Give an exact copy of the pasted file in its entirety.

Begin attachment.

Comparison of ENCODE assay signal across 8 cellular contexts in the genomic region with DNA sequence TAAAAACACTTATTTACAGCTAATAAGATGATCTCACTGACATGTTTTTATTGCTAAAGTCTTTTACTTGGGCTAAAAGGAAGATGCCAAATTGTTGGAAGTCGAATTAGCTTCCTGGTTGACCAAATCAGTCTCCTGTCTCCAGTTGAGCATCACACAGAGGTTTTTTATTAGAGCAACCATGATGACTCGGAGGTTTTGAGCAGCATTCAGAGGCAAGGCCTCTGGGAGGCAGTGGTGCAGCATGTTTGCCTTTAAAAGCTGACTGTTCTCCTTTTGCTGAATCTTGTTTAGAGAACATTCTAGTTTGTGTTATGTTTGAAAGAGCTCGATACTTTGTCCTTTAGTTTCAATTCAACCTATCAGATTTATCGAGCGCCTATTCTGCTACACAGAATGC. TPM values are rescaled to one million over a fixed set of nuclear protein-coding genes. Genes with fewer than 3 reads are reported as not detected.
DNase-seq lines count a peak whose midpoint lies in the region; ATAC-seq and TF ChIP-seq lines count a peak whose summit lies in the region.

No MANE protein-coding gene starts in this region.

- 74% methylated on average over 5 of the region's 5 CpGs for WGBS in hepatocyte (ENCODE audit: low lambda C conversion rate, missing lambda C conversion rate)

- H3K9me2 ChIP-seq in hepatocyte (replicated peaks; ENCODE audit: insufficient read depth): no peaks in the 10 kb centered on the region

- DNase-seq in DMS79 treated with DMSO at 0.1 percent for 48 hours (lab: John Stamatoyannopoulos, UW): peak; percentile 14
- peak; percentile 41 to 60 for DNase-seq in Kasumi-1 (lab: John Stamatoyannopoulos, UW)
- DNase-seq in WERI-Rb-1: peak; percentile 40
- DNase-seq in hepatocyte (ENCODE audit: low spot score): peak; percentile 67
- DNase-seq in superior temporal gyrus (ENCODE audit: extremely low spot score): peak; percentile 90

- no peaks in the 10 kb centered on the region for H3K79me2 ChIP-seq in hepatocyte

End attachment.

Comparison of ENCODE assay signal across 8 cellular contexts in the genomic region with DNA sequence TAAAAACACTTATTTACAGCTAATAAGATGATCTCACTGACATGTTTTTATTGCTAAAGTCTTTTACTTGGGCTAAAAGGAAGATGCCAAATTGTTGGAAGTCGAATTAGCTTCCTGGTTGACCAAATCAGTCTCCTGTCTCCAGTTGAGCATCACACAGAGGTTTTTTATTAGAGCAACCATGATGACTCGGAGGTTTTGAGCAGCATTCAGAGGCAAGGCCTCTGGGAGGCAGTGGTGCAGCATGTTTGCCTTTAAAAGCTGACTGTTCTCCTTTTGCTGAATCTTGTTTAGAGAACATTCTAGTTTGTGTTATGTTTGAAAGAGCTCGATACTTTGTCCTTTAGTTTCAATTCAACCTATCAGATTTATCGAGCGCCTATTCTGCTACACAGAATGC. TPM values are rescaled to one million over a fixed set of nuclear protein-coding genes. Genes with fewer than 3 reads are reported as not detected.
DNase-seq lines count a peak whose midpoint lies in the region; ATAC-seq and TF ChIP-seq lines count a peak whose summit lies in the region.

No MANE protein-coding gene starts in this region.

- 74% methylated on average over 5 of the region's 5 CpGs for WGBS in hepatocyte (ENCODE audit: low lambda C conversion rate, missing lambda C conversion rate)

- H3K9me2 ChIP-seq in hepatocyte (replicated peaks; ENCODE audit: insufficient read depth): no peaks in the 10 kb centered on the region

- DNase-seq in DMS79 treated with DMSO at 0.1 percent for 48 hours (lab: John Stamatoyannopoulos, UW): peak; percentile 14
- peak; percentile 41 to 60 for DNase-seq in Kasumi-1 (lab: John Stamatoyannopoulos, UW)
- DNase-seq in WERI-Rb-1: peak; percentile 40
- DNase-seq in hepatocyte (ENCODE audit: low spot score): peak; percentile 67
- DNase-seq in superior temporal gyrus (ENCODE audit: extremely low spot score): peak; percentile 90

- no peaks in the 10 kb centered on the region for H3K79me2 ChIP-seq in hepatocyte